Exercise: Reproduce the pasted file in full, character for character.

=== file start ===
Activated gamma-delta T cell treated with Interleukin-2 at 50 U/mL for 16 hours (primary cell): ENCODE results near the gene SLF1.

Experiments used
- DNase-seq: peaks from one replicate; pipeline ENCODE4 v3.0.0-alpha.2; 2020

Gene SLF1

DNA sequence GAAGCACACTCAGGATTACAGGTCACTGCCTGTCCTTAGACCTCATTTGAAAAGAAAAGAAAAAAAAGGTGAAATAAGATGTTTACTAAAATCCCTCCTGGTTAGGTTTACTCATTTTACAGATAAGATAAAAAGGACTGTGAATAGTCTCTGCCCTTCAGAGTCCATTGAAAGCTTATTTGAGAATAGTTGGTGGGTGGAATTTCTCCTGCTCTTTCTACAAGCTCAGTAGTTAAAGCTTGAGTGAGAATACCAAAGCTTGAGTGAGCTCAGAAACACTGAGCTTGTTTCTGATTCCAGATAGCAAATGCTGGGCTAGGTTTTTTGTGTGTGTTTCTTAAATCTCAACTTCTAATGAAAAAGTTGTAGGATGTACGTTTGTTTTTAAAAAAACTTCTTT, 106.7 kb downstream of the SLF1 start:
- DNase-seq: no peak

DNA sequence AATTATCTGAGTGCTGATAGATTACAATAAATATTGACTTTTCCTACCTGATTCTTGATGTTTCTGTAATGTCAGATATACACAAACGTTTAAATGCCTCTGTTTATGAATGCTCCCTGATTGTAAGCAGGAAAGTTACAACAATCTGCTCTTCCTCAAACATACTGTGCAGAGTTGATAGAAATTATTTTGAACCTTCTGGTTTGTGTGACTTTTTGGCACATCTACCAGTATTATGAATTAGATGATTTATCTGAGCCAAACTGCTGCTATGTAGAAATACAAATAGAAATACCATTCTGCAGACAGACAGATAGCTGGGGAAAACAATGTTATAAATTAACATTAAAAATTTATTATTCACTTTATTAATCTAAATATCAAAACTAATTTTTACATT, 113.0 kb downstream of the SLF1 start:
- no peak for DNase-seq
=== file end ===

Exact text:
Activated gamma-delta T cell treated with Interleukin-2 at 50 U/mL for 16 hours (primary cell): ENCODE results near the gene SLF1.

Experiments used
- DNase-seq: peaks from one replicate; pipeline ENCODE4 v3.0.0-alpha.2; 2020

Gene SLF1

DNA sequence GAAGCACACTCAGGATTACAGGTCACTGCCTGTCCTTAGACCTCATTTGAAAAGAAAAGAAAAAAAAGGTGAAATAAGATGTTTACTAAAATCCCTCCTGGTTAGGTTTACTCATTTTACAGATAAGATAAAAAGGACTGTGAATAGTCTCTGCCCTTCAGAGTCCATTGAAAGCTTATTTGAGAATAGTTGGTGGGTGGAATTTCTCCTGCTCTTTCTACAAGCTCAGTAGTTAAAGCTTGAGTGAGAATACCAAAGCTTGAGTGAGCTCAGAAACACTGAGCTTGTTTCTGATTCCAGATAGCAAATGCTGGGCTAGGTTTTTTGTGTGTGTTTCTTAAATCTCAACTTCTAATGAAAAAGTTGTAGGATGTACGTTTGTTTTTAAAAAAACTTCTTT, 106.7 kb downstream of the SLF1 start:
- DNase-seq: no peak

DNA sequence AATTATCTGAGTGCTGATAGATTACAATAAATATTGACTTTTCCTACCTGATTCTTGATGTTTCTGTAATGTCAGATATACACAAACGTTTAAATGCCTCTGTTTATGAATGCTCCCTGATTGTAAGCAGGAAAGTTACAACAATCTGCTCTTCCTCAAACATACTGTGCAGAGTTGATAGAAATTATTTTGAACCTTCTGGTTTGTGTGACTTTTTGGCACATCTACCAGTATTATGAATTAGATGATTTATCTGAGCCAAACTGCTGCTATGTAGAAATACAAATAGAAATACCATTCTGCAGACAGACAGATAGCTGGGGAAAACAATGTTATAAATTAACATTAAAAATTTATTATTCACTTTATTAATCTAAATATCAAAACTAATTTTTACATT, 113.0 kb downstream of the SLF1 start:
- no peak for DNase-seq